Chilling – Not In a Good Way 331

Dave Llewellyn sat next to me in the public gallery of the Salmond trial as we witnessed the defence witnesses – largely female – who shredded the prosecution case. A few weeks ago, seven detectives of the Serious Crime Squad raided Dave’s home at 5am, handcuffed him and questioned him over conspiracy to murder – in relation to a public Facebook post. Dave has now been charged with a lesser but still imprisonable offence.

You will recall Mark Hirst, friend of both Dave and I, being charged with threatening communication for using the expression “reap the whirlwind” in a political sense – a charge from the Crown Office so outrageous that it was eventually thrown out by the court as “no case to answer”. Well, the Dave Llewellyn case is extremely similar.

Future poet laureate John Betjeman should have been hung, drawn and quartered, oh at least three times, for writing in his famous poem “Come, friendly bombs, and fall on Slough”, if the standard of pretend literalness and credulity being applied by Police Scotland and the Crown Office had been applied to Betjeman. (And no, Dave’s post does not reference bombs.)

The truth is that in Scotland we now have a police, prosecutorial and justice system which is at the disposal of the Sturgeon clique for the pursuit of their private vendettas against political opponents. The fact that I am set to be jailed for “jigsaw identification”, when I demonstrably and provably did far less of this difficult to define activity than the mainstream media, who have not been prosecuted, is further evidence of that, as were the charges against Mark Hirst, and indeed Jeremy Gilchrist.

Please note that all of these political prosecutions have been based on thought crime. People in a small and definable political group – all people I know – are being prosecuted merely for publishing or saying things which annoy somebody in the Sturgeon clique. This is even before the Hate Crime Act, with its further swingeing restrictions on free speech, comes into effect. These are very dangerous times indeed to be any kind of dissident writer or campaigner in Scotland. The interesting thing, of course, is that the political orthodoxy being enforced is superficially liberal-left; a set of right-on beliefs whose exponents are so convinced of their own morality, they are happy to jail anybody who differs.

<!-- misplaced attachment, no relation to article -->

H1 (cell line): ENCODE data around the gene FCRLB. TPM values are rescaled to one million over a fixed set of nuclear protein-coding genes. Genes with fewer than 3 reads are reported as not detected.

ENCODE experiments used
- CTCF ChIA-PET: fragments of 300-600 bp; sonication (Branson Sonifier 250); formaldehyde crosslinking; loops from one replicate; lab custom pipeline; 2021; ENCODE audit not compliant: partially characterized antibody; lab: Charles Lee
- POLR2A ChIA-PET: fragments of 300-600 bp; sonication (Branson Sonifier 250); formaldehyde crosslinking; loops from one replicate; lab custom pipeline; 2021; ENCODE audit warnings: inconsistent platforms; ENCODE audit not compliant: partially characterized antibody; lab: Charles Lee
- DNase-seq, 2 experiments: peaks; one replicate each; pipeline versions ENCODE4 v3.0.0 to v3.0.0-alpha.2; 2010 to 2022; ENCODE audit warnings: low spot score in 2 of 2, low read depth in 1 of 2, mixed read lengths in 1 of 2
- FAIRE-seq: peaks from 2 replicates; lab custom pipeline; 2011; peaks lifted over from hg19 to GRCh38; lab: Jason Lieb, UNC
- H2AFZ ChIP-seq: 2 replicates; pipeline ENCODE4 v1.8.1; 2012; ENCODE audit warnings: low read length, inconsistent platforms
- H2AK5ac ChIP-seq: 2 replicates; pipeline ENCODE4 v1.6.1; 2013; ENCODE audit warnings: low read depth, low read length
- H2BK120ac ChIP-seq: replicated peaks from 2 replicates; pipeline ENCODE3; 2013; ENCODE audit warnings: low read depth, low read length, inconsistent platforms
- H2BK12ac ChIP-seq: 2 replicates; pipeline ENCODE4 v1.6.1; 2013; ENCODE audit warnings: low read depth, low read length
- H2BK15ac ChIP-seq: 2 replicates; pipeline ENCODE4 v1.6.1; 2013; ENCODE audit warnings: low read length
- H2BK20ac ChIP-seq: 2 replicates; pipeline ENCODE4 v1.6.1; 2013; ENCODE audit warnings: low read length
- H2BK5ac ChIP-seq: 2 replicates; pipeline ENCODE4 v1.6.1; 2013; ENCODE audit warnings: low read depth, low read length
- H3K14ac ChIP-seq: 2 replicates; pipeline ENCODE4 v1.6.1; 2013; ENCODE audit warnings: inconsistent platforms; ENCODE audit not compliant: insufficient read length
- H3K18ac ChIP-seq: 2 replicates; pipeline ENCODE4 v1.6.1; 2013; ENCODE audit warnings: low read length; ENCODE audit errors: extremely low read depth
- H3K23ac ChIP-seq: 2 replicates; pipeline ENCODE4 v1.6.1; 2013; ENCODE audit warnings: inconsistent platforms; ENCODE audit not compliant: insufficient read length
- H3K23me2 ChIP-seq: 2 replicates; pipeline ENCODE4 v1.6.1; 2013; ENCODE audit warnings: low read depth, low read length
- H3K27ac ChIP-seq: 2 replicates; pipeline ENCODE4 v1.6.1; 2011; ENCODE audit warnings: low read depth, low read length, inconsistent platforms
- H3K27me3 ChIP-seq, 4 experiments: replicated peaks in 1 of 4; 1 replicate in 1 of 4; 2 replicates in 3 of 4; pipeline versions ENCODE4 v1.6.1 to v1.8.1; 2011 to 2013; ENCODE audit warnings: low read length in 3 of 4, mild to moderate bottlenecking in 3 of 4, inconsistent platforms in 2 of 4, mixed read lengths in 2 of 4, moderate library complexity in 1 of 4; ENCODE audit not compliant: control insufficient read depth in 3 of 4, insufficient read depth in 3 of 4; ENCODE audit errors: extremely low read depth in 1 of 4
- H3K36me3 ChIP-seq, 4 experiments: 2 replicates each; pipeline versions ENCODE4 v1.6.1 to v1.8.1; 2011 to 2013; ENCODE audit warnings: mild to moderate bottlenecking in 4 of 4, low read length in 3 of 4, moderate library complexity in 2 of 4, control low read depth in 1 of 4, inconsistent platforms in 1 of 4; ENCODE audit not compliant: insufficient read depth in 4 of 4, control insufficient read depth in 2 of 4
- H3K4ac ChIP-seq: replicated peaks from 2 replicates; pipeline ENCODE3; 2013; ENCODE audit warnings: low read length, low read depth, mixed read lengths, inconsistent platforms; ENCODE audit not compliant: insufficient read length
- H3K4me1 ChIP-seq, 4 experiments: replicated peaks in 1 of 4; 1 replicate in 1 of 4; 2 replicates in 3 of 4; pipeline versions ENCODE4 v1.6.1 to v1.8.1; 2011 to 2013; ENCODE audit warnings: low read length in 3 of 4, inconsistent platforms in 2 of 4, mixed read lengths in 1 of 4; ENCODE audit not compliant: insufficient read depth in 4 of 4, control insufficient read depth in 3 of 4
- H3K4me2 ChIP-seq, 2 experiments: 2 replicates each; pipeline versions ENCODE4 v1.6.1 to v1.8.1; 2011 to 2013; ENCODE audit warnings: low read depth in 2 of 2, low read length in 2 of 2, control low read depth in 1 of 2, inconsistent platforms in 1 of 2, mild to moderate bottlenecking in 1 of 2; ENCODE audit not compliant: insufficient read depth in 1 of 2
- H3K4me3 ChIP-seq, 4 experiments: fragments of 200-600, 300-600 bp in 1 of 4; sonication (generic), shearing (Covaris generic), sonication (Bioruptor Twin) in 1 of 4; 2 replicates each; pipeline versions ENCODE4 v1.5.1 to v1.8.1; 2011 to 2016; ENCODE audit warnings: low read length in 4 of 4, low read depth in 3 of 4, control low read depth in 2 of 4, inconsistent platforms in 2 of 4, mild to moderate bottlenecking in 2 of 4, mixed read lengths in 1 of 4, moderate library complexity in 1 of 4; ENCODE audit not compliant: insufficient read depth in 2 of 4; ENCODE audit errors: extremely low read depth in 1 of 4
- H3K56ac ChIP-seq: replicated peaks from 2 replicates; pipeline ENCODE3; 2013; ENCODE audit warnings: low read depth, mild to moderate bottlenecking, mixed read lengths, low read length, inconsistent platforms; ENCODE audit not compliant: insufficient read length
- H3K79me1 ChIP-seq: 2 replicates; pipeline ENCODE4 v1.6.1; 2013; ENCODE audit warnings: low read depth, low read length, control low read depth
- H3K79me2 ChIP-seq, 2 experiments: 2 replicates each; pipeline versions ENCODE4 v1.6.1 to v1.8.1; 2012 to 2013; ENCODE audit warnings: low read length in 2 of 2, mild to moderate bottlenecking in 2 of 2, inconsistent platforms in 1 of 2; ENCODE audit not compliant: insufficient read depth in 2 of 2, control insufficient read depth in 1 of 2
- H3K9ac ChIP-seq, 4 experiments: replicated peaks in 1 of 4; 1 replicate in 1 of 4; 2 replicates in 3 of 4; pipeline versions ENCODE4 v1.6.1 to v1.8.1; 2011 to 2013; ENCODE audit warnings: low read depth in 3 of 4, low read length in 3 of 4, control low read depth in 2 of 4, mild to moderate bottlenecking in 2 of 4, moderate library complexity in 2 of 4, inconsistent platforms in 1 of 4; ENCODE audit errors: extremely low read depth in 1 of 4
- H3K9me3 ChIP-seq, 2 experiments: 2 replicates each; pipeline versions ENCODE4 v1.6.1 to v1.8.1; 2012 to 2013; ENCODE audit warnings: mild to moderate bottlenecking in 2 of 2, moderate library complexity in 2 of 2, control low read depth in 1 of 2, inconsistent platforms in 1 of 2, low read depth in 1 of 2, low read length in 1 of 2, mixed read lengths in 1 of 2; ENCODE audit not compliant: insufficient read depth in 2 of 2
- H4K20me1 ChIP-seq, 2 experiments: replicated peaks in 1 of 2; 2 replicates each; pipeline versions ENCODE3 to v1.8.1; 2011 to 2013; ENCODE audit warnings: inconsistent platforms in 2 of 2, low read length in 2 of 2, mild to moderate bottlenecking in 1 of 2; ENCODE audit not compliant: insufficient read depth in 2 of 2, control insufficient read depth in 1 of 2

My personal crime against this orthodoxy is not to accept the mantra that all men accused of sex crime are automatically guilty, and that the “victim” must always be believed, whatever the evidence to the contrary. I also think people accused of serious crime should have the right to be judged by a jury of their peers. These are seriously unfashionable opinions.

On Tuesday I wrote a different post to this. It actually gave the detail of what David Llewellyn posted, and examined it. My article also revealed who was behind the complaint against him, and referred to some interesting history of Llewellyn’s own investigations.

However I received strong advice that to publish my article might itself be construed contempt of court, and that I ran the risk of being instantly jailed rather than free pending appeal, and further that to publish may attract yet another political prosecution from the Crown Office. I therefore did not publish and cannot give you the detail of the Llewellyn case, at least until after its conclusion.

I find this deeply depressing. I should not, in normal circumstances, have had the slightest hesitation in giving you the detail of what is happening to Dave Llewellyn, and more importantly why, in the same way I did with Mark Hirst. I find the notion that my own journalism is successfully being “chilled” in this way highly worrying, and this adds to the sense of injustice I feel in my own case. In fact anger and perhaps even humiliation at the powerlessness – and fear I am becoming a coward – has pretty well prostrated me for three days. I feel somewhat recovered now, and determined to fight on. But for the first time I find myself seriously considering, after my case is concluded, leaving my beloved Scotland and going to live in a country which does not jail dissident writers.


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331 thoughts on “Chilling – Not In a Good Way

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  • William

    I fear that the most just legal structure in this unjust island has been destroyed! That fat excuse for a judge who did you over has shown herself unfit for office! These turkeys in the crown office are only independent from the Government. They are NOT independent from the People. The fact that they act as if they are, shows the level of their delusion! Something needs to be done!

    • Tom Welsh